I went out at what I thought was a reasonable pace, but I quickly caught up to the next fellow and passed him. Next I passed PJ with his video gear and metronome. At that point (perhaps around the 7th floor or so) I realized I went out to fast. Although my pace was much slower than my training climbs (which are up a 7 story building) I knew I could only keep that pace up for another few minutes. I slowed down a little bit and simply focused on hauling myself up the rails and making clean turns. I could still hear PJ’s metronome down below and it helped me keep ahead.

Then, from out of nowhere, another racer appeared bounding up the stairs like a two-legged gazelle. I thought to myself “who the #@$% is this guy? Weren't all the fast climbers ahead of me?” Even though I was less than half way through the race, I knew I wouldn't be able to keep up with this guy for more than a few floors. He ended up passing me like I was standing still. At that point I tried to speed up and quickly realized it would be fruitless to chase. Later, I learned that this mysterious racer was none other than Sproule Love, one of the top climbers in the world who would go on to win the race and set a new record.

I continued my climb and here were my observations:

1)  It was hard to keep only one foot on the landings when landing with my left foot. My right hip would frequently bump into the railing while going around the turn and I felt like I was losing too much energy trying to contort my body. I would need to learn how to climb so I’d only land with my right foot, but I couldn't think straight to adjust myself during the race (oxygen deprivation does that to a fellow).

2) The stairwell numbers were hidden from freakin’ view and I only remember groupings of numbers being visible (e.g. signs that would show “floors 42 – 56”). I frequently had to ask the race volunteers where I was.

3)  Looking at my watch, I hit the halfway point somewhere around 7:20 or so and I *knew* I went out too fast. I couldn’t keep up the pace for another 50+ stories.

Sure enough, I saw another climber catching up to me ever so slowly. It turned out to be Kristen
Frey (who would eventually come in 2nd among women) and there wasn't very much I could do about it. At that point I was pretty exhausted and was just trying to conserve energy. She chased me for a few more flights and then I let her go by. I used what remaining energy I had to shout some encouragement. I kept going and eventually fell into place behind Kristen. I could tell she was only a couple flights ahead; although I couldn't see her, I could hear the cheers of encouragement from the race volunteers. I remember looking at my watch and trying to figure out what floor I was on, but I all I remember is having a sinking feeling I wouldn't reach my goal time. And then at some point the stairwell changed direction, which was actually a godsend. The rails were close enough together so I could use both at once.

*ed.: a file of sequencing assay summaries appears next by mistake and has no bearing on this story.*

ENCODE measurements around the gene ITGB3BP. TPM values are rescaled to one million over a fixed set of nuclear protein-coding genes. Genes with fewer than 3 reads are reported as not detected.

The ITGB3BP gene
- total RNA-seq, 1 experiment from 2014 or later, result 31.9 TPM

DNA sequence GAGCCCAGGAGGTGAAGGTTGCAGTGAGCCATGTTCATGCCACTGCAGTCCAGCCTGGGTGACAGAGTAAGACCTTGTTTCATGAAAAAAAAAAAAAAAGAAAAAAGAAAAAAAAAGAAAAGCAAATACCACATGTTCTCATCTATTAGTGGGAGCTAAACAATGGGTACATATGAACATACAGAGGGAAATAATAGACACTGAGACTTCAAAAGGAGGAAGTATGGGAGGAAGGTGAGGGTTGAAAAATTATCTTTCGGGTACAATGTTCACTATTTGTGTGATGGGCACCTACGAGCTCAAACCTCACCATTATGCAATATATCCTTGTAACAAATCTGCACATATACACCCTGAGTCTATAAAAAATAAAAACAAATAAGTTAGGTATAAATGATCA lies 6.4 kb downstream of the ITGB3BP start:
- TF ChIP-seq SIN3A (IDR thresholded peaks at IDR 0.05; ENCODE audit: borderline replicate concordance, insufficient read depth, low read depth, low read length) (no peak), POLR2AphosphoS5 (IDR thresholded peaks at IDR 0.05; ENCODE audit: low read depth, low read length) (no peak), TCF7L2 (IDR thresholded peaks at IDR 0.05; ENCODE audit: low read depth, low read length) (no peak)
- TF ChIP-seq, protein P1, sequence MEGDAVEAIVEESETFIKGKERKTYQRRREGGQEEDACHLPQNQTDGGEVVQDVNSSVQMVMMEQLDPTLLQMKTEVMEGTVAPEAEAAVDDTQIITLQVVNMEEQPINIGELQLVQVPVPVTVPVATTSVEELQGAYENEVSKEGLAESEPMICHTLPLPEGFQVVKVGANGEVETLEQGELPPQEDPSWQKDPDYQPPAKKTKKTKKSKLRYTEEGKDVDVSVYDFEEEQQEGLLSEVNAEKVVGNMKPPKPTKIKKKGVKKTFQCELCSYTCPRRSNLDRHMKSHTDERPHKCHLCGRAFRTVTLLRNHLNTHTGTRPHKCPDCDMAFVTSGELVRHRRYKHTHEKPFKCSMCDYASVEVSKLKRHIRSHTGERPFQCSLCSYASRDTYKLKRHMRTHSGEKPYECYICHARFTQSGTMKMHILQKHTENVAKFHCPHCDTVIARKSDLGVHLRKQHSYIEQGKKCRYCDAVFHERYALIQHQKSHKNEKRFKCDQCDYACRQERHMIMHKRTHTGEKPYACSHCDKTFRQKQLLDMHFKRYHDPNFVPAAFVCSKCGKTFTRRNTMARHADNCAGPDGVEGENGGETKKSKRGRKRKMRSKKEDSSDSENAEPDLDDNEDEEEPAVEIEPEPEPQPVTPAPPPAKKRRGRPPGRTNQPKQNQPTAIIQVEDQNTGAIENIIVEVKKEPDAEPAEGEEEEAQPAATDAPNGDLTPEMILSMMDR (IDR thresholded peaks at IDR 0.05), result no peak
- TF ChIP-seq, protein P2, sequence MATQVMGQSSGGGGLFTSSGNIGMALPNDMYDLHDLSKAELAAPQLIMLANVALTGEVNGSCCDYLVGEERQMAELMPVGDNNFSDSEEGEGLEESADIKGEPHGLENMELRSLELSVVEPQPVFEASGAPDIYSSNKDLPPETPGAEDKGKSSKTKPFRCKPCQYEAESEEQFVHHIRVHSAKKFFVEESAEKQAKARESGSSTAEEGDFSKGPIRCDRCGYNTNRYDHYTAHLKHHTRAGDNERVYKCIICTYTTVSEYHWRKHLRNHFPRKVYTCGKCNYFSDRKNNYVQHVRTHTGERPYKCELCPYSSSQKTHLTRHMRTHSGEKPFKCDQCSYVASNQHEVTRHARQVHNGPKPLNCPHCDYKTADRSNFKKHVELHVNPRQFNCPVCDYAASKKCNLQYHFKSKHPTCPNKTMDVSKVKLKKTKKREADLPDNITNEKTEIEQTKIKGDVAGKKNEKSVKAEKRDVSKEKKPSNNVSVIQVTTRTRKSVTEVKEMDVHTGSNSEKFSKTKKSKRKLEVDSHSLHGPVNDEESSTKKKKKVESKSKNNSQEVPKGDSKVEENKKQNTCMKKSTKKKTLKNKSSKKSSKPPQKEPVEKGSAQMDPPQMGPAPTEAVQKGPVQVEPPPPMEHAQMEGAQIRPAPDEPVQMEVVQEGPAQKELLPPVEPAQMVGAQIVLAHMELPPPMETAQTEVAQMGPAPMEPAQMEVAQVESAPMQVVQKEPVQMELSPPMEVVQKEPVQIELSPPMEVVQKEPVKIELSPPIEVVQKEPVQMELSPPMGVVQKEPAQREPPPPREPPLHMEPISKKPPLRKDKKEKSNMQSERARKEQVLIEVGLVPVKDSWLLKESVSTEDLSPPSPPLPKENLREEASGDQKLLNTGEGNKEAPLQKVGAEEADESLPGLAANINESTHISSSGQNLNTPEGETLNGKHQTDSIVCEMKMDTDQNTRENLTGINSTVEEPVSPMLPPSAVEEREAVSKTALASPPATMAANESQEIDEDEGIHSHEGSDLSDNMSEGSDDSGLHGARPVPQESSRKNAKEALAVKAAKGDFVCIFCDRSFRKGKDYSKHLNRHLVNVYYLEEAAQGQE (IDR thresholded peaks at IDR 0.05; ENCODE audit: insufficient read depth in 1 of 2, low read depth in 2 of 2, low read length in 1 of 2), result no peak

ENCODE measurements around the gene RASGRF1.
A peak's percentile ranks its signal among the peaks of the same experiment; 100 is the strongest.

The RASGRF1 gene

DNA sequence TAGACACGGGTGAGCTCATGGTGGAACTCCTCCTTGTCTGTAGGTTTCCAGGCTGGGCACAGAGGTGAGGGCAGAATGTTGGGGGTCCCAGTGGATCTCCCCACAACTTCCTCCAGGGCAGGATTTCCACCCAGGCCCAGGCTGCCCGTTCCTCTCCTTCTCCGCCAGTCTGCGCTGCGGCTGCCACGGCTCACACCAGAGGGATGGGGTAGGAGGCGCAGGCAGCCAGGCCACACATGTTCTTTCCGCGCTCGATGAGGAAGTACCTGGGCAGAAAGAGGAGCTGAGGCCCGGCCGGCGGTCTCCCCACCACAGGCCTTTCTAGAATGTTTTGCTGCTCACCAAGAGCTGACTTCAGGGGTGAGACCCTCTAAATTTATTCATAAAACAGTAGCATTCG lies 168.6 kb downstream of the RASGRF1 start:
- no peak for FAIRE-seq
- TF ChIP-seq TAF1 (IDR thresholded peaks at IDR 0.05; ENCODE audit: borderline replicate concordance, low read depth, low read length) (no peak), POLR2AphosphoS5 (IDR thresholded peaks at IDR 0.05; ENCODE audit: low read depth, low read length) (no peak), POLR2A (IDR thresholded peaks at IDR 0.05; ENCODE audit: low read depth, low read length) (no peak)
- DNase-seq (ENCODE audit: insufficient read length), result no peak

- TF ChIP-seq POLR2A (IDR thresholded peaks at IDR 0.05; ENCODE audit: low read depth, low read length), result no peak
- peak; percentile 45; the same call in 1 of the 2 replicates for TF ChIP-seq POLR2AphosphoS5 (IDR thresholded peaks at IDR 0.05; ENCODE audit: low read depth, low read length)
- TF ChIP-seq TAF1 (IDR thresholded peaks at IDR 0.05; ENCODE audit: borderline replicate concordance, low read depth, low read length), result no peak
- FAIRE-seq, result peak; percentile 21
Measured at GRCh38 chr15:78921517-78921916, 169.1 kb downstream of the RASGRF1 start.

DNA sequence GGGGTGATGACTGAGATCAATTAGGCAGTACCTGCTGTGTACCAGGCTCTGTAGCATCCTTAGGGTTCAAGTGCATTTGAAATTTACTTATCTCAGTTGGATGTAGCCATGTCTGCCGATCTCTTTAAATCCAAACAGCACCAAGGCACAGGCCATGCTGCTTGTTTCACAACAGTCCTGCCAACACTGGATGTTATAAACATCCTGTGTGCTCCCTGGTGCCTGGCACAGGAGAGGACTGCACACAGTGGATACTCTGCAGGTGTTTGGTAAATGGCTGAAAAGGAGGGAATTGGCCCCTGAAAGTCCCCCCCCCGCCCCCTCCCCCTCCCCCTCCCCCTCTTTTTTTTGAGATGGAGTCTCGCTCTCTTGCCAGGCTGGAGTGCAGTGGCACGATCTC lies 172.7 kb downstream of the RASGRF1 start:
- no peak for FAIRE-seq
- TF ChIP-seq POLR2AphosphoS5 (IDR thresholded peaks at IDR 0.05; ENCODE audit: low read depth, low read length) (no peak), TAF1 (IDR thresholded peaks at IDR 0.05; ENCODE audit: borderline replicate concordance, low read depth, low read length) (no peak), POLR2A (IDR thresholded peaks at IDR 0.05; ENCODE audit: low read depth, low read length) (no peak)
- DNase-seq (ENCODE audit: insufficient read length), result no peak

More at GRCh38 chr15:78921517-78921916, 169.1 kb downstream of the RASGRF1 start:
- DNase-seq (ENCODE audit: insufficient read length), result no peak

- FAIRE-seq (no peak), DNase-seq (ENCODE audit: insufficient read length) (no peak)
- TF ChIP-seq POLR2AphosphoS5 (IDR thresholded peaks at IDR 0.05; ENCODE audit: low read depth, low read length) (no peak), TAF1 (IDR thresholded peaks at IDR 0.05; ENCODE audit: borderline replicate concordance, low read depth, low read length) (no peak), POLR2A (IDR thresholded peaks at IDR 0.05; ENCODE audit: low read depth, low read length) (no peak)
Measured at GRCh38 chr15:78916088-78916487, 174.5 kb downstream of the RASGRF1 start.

Somewhere after hitting the 16 minute mark, I started to kick it into high gear. With Kristen only a couple flights ahead and being somewhere in the mid 90s, I figured I had a shot of coming in below 17:00. I staggered through the final doorway and almost collapsed. I stumbled for a brief moment, but I was able to continue walking. I was actually a bit angry with myself. If I had enough energy to keep walking, then I should’ve pushed harder in the 80’s and 90’s. At the Boston Race a few weeks ago, I was on the ground for a few minutes before I had enough energy to get up.

Suddenly, I snapped back to reality and realized that I had forgotten to look at my watch to look at my finishing time. My watch said 7:16 but I knew I had been walking for a bit of time, so I was pretty sure I broke 17:00 minutes! Although it wasn't a great performance, it certainly wasn't a bad time, especially since this was only my 3rd race and I had no idea how to pace myself. Plus, I’m guessing that shorter climbs are my forte considering my build and training regimen.

At the Skydeck
After meeting a bunch of other racers at the top, I decided to go back down to get my camera to snap a few photos. Although I had to talk my way back onto the elevators (and jump over a railing) I managed to get back to the observation deck and snap a few photos. After socializing a bit, I met up with my friend Michael Karlin who not only climbed up the tower but participated in the hand cycle race. Although he hadn't trained for the race (and just finished a grueling climb) he came in an impressive 3rd place in his heat. Next year I want to enter, too.

Since we both had a few hours to kill, we went out for lunch and walked to the planetarium. Although I didn't have time to actually go into the Planetarium, I bid farewell and to a stroll through the park on my way to the “L”, snapping a few more photos on the way.

Walking in the Park

Last but not least, it was only fitting to run into Mark Trahanovsky on the way back to the airport. We chatted for a bit about the race as we headed toward the gates. All-in-all it was a pretty satisfying weekend and I can’t wait to do it again next year.

* tell that to the Empire State Run-up organizers.
** with stair climbing races